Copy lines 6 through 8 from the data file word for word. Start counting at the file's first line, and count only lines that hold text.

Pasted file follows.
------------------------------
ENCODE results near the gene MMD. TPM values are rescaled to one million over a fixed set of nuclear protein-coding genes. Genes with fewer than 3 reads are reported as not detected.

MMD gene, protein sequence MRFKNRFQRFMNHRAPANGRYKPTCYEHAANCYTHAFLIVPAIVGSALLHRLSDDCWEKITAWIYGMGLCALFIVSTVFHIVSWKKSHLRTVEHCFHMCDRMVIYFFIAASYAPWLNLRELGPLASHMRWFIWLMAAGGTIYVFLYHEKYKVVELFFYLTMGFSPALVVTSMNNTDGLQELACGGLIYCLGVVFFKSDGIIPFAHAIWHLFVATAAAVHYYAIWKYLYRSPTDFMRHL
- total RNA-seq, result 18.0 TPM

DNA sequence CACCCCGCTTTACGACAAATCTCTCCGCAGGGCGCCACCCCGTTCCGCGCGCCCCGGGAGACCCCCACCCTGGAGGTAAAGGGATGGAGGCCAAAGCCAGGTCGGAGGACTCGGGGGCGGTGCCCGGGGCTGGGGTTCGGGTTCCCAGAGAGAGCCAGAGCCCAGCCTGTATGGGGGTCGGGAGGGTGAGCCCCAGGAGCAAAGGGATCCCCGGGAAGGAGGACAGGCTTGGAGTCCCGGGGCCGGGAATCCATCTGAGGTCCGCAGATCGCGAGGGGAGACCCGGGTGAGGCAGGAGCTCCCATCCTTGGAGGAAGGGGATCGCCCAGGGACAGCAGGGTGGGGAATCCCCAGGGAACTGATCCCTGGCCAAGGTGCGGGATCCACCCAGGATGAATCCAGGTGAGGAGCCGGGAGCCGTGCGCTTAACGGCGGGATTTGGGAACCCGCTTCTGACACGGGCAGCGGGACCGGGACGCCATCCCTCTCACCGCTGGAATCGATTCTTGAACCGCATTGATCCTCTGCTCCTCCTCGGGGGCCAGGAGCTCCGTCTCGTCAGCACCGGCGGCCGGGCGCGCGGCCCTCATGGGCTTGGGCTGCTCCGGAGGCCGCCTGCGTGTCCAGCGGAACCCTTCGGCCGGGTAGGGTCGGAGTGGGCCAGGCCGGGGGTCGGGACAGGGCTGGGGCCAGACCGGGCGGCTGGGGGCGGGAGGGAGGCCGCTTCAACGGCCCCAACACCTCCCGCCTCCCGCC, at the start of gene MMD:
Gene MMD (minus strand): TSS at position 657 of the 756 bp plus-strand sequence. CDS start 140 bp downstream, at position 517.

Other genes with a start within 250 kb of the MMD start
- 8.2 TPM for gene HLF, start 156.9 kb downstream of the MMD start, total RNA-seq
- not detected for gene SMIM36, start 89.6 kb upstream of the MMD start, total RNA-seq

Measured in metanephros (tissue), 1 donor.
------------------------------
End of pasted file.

Other genes with a start within 250 kb of the MMD start
- 8.2 TPM for gene HLF, start 156.9 kb downstream of the MMD start, total RNA-seq
- not detected for gene SMIM36, start 89.6 kb upstream of the MMD start, total RNA-seq